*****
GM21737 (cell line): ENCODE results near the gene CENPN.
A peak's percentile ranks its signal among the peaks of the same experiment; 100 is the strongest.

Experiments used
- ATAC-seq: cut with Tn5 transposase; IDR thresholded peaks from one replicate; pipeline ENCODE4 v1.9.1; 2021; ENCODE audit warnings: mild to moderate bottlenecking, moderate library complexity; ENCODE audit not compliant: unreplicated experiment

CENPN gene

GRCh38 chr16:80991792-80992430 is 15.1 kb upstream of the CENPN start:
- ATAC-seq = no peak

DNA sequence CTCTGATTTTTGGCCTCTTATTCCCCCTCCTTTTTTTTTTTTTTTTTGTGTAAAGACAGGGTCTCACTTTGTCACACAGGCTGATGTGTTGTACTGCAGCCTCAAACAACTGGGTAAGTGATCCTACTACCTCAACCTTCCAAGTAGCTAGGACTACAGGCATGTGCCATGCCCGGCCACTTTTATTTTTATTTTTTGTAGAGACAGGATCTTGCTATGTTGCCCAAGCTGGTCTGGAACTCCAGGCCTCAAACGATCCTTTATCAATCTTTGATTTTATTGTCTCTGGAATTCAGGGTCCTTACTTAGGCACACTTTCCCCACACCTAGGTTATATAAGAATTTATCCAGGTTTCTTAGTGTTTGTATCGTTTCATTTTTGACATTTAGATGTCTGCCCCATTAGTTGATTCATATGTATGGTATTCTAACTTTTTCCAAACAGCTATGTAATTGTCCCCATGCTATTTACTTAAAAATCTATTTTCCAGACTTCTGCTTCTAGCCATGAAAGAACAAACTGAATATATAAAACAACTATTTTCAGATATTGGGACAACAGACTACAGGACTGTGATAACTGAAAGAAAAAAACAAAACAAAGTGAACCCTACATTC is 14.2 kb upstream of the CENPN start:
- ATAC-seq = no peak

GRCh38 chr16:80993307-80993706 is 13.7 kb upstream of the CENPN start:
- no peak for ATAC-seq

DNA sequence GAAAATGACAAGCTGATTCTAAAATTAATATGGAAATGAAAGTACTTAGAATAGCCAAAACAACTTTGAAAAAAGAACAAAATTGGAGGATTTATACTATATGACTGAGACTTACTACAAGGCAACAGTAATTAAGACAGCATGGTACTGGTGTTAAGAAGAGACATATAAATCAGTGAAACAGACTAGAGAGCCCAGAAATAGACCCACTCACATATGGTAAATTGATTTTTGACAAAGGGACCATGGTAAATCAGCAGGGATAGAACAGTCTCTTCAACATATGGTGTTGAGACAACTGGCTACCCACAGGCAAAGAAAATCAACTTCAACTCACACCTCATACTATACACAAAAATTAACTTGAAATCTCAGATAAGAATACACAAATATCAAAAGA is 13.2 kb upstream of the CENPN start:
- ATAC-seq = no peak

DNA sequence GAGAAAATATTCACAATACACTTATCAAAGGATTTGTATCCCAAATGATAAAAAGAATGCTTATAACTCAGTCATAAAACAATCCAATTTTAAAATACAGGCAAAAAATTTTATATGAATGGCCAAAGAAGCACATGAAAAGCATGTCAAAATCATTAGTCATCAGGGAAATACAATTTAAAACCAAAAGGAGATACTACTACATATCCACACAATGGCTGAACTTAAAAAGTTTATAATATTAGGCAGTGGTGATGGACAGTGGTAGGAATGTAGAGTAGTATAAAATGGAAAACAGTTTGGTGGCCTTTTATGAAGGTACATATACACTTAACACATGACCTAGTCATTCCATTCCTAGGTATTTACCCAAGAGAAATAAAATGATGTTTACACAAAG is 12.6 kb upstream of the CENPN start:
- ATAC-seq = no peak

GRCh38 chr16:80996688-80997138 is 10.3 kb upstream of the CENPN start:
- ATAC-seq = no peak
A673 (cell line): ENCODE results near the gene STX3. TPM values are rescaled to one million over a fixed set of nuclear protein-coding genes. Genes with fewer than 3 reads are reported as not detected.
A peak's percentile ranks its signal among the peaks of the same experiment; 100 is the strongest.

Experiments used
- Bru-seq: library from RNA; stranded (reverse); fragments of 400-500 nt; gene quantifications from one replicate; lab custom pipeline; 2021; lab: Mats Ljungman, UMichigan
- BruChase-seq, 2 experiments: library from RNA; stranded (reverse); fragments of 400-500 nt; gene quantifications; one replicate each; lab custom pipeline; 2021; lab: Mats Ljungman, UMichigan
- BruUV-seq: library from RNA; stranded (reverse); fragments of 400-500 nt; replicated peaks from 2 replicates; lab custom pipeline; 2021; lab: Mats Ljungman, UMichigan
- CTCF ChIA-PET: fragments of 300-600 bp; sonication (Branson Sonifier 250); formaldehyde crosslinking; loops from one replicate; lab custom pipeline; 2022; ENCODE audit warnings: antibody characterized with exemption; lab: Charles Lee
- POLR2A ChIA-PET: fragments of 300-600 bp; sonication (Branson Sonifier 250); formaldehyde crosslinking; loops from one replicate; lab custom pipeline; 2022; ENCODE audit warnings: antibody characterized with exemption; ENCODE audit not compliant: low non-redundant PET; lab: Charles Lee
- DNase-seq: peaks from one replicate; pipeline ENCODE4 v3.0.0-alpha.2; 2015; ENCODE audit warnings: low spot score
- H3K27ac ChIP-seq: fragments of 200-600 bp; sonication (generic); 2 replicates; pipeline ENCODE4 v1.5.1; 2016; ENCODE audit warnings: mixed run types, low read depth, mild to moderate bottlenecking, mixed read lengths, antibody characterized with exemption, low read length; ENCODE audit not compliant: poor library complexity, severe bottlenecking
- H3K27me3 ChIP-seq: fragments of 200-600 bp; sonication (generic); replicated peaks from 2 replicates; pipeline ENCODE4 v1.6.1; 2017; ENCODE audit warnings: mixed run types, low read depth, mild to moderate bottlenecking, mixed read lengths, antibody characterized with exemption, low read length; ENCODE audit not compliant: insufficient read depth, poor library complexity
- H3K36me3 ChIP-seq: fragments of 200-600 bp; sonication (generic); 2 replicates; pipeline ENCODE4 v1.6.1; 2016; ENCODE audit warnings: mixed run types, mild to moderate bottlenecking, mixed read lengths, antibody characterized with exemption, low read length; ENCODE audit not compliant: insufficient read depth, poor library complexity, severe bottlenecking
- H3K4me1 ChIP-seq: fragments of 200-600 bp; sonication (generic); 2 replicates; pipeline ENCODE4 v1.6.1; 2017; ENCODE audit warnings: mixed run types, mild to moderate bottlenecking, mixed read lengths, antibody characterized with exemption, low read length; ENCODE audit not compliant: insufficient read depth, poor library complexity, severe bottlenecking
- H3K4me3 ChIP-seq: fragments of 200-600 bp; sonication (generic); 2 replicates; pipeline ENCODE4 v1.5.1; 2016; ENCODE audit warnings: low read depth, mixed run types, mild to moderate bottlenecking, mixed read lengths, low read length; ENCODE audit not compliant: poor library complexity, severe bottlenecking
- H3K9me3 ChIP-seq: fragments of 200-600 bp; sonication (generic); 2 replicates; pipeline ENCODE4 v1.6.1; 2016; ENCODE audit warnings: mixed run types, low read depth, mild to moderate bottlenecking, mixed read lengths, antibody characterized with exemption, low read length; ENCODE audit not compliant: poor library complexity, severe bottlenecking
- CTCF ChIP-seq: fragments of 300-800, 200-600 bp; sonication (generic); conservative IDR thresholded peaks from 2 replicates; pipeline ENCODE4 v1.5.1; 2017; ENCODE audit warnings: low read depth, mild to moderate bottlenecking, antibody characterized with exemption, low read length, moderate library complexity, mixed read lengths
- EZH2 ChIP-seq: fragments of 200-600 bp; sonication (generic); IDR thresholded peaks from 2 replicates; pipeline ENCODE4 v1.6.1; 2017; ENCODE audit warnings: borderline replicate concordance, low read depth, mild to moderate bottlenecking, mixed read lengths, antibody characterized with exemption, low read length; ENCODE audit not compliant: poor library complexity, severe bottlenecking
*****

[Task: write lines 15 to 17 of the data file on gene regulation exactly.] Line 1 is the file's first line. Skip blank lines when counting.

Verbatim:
- ATAC-seq = no peak

GRCh38 chr16:80996688-80997138 is 10.3 kb upstream of the CENPN start:
- ATAC-seq = no peak